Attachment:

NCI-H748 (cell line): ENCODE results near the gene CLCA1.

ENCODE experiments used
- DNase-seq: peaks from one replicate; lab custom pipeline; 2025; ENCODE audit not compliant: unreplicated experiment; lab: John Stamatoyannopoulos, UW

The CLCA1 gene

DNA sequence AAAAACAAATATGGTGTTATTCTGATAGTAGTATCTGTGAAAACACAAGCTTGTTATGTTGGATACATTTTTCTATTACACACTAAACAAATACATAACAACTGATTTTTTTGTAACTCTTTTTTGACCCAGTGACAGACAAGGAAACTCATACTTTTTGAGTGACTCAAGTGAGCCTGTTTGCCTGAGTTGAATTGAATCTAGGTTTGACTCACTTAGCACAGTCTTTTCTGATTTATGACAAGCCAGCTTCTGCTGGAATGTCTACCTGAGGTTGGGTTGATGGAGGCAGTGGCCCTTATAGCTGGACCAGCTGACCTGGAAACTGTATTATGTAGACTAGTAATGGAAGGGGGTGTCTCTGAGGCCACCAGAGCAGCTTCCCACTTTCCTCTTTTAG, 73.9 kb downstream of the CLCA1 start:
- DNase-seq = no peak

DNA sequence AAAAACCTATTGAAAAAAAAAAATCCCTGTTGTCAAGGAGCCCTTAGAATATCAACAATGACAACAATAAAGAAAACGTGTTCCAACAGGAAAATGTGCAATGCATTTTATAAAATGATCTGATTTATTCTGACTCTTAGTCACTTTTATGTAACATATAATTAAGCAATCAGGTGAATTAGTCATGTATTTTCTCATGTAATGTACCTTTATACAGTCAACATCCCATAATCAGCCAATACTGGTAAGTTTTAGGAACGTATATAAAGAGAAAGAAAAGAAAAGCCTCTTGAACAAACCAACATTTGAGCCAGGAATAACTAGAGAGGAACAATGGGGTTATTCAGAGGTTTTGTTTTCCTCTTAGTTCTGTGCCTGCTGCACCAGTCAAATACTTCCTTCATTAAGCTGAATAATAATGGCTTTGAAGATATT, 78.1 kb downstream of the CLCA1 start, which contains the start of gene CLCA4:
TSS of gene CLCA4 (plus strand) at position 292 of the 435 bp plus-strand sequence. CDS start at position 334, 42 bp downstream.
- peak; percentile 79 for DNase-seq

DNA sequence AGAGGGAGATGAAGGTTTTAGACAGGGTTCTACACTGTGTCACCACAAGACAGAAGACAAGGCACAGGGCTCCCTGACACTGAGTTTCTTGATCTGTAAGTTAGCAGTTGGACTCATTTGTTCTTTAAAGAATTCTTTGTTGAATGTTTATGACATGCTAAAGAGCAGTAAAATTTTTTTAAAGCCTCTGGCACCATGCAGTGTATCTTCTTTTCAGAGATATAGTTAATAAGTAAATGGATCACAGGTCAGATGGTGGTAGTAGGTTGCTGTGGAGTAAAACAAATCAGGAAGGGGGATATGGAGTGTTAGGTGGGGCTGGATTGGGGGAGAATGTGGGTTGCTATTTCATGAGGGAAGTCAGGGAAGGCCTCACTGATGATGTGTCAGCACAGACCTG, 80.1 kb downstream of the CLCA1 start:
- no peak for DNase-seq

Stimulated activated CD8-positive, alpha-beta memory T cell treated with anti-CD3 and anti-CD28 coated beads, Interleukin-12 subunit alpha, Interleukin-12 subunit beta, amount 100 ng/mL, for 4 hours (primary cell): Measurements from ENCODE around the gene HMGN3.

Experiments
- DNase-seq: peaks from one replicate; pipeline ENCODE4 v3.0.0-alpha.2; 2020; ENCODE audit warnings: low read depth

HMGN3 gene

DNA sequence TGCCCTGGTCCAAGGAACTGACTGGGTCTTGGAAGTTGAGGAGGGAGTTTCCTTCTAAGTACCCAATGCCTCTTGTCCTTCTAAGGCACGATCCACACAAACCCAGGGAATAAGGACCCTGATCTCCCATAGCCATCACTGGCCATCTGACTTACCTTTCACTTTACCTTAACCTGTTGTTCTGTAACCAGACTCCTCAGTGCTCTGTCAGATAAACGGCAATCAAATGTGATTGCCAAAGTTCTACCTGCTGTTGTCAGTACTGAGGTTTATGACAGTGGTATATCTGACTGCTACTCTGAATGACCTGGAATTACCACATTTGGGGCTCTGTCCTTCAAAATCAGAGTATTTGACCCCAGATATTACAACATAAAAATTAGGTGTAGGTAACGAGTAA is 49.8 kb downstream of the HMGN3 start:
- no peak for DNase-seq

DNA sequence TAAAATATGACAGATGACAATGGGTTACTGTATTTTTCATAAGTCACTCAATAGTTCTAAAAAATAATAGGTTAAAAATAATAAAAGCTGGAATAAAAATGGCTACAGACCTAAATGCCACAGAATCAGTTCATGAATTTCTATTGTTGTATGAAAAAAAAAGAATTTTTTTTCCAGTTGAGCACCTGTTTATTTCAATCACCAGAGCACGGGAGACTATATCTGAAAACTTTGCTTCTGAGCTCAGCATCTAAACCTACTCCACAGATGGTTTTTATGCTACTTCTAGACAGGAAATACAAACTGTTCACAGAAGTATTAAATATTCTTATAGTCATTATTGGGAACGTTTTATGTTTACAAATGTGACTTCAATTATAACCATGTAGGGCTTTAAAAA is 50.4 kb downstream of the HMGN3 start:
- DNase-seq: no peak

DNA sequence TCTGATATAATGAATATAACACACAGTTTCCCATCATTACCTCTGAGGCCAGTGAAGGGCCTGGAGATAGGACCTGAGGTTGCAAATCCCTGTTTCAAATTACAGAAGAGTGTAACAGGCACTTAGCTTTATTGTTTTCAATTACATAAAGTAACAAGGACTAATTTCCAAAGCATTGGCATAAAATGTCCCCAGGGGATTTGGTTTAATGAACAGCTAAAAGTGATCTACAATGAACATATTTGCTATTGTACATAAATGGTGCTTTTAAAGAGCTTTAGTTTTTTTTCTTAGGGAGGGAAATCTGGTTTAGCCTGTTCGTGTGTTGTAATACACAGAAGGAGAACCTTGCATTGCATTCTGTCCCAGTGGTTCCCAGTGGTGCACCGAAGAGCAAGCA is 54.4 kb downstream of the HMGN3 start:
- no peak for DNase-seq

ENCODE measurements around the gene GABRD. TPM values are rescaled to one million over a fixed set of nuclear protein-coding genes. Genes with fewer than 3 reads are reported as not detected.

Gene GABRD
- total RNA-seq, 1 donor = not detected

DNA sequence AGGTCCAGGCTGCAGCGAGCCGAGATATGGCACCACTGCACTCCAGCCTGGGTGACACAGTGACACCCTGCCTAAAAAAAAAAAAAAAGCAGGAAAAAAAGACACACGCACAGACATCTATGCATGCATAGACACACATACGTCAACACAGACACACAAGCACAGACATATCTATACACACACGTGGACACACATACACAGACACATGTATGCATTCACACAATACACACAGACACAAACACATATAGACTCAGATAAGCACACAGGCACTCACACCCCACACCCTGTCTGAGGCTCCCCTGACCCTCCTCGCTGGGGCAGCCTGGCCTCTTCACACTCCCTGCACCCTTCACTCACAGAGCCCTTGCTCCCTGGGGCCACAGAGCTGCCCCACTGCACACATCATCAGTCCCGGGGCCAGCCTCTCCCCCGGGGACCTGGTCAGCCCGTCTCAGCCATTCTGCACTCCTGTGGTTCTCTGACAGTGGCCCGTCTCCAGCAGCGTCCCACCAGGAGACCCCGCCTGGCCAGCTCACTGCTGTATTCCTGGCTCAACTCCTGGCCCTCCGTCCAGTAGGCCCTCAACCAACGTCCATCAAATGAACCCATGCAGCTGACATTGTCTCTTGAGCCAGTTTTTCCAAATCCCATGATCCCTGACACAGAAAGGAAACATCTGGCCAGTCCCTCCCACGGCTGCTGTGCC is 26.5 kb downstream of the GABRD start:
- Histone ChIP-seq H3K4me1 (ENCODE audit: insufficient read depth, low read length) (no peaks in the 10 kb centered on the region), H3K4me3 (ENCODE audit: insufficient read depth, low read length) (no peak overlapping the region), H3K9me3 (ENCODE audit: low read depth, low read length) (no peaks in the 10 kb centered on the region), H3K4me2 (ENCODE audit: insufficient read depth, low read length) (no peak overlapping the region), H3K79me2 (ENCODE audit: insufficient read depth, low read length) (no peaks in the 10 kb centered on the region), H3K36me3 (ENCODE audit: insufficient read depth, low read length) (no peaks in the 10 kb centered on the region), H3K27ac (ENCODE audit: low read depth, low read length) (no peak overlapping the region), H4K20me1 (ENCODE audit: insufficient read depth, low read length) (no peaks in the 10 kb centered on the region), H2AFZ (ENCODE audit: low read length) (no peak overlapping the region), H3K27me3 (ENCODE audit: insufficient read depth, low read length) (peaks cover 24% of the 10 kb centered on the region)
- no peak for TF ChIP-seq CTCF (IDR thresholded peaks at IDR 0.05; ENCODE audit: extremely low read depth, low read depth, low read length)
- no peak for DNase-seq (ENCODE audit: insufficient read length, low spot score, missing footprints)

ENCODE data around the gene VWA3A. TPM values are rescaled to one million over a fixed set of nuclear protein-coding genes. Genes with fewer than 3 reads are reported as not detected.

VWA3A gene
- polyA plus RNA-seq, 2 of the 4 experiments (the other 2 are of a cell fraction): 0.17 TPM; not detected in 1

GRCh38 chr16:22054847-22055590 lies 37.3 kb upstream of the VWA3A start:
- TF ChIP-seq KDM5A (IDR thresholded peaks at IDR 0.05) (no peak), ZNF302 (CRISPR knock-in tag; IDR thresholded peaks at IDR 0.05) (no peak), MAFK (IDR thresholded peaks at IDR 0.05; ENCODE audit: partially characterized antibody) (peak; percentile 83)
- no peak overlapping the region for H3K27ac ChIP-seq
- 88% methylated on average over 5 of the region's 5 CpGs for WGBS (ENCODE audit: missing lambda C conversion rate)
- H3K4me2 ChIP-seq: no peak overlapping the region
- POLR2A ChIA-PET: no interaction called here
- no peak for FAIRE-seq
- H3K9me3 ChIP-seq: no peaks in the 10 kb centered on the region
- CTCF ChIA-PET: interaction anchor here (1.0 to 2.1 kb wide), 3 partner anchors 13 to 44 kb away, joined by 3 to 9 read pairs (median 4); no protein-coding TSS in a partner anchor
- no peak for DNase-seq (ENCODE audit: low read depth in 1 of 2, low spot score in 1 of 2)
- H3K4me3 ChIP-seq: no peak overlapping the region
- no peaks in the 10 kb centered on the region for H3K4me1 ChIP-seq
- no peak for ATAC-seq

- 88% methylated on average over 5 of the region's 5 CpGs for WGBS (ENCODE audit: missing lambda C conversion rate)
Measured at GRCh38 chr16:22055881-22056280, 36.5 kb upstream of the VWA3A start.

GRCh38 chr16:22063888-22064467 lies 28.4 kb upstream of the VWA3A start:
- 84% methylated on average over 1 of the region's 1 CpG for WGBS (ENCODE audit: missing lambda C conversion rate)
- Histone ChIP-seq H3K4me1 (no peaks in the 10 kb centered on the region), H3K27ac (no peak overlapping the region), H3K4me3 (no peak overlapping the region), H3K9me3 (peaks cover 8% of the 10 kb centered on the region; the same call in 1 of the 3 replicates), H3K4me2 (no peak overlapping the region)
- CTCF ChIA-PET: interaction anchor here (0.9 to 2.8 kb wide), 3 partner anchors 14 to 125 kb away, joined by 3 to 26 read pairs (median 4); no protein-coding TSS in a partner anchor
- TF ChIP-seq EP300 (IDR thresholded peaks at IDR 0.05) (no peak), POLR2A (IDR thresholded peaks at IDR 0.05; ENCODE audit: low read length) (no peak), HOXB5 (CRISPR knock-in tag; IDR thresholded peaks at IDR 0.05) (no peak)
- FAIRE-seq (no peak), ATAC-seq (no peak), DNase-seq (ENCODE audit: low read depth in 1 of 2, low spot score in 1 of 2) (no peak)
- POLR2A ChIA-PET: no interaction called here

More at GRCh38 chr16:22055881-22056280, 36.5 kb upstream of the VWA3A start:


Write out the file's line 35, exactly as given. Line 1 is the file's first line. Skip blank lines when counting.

- 88% methylated on average over 5 of the region's 5 CpGs for WGBS (ENCODE audit: missing lambda C conversion rate)